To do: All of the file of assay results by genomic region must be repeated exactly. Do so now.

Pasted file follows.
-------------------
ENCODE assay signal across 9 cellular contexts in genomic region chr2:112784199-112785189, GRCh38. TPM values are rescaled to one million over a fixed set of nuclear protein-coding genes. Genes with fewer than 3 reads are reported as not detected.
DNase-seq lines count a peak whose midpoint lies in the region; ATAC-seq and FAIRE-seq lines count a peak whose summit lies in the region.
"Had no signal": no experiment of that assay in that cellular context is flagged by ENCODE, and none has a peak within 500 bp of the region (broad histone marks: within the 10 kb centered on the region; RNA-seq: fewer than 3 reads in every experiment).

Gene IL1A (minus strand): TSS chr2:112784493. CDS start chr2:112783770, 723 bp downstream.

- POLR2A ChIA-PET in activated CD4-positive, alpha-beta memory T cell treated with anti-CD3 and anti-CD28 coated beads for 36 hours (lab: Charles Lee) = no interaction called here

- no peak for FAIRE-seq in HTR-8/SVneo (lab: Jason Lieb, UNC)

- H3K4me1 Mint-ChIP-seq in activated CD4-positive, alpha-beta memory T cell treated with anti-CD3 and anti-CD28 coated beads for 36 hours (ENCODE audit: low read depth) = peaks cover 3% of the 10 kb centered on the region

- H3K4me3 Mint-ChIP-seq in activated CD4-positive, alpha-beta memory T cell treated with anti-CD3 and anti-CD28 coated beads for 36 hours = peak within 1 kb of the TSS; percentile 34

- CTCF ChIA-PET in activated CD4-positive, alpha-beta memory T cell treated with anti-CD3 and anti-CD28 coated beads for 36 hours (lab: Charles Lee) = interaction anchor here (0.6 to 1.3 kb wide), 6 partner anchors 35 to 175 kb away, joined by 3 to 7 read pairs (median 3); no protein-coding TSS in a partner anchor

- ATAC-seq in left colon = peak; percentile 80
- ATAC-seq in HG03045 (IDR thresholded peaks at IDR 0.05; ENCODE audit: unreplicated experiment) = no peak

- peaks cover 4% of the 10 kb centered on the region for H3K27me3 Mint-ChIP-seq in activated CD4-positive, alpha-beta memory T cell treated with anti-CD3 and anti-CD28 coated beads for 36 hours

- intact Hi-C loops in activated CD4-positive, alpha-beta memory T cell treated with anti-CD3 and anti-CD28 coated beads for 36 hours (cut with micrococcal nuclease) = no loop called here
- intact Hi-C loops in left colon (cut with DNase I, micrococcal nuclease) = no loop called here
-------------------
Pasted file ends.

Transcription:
ENCODE assay signal across 9 cellular contexts in genomic region chr2:112784199-112785189, GRCh38. TPM values are rescaled to one million over a fixed set of nuclear protein-coding genes. Genes with fewer than 3 reads are reported as not detected.
DNase-seq lines count a peak whose midpoint lies in the region; ATAC-seq and FAIRE-seq lines count a peak whose summit lies in the region.
"Had no signal": no experiment of that assay in that cellular context is flagged by ENCODE, and none has a peak within 500 bp of the region (broad histone marks: within the 10 kb centered on the region; RNA-seq: fewer than 3 reads in every experiment).

Gene IL1A (minus strand): TSS chr2:112784493. CDS start chr2:112783770, 723 bp downstream.

- POLR2A ChIA-PET in activated CD4-positive, alpha-beta memory T cell treated with anti-CD3 and anti-CD28 coated beads for 36 hours (lab: Charles Lee) = no interaction called here

- no peak for FAIRE-seq in HTR-8/SVneo (lab: Jason Lieb, UNC)

- H3K4me1 Mint-ChIP-seq in activated CD4-positive, alpha-beta memory T cell treated with anti-CD3 and anti-CD28 coated beads for 36 hours (ENCODE audit: low read depth) = peaks cover 3% of the 10 kb centered on the region

- H3K4me3 Mint-ChIP-seq in activated CD4-positive, alpha-beta memory T cell treated with anti-CD3 and anti-CD28 coated beads for 36 hours = peak within 1 kb of the TSS; percentile 34

- CTCF ChIA-PET in activated CD4-positive, alpha-beta memory T cell treated with anti-CD3 and anti-CD28 coated beads for 36 hours (lab: Charles Lee) = interaction anchor here (0.6 to 1.3 kb wide), 6 partner anchors 35 to 175 kb away, joined by 3 to 7 read pairs (median 3); no protein-coding TSS in a partner anchor

- ATAC-seq in left colon = peak; percentile 80
- ATAC-seq in HG03045 (IDR thresholded peaks at IDR 0.05; ENCODE audit: unreplicated experiment) = no peak

- peaks cover 4% of the 10 kb centered on the region for H3K27me3 Mint-ChIP-seq in activated CD4-positive, alpha-beta memory T cell treated with anti-CD3 and anti-CD28 coated beads for 36 hours

- intact Hi-C loops in activated CD4-positive, alpha-beta memory T cell treated with anti-CD3 and anti-CD28 coated beads for 36 hours (cut with micrococcal nuclease) = no loop called here
- intact Hi-C loops in left colon (cut with DNase I, micrococcal nuclease) = no loop called here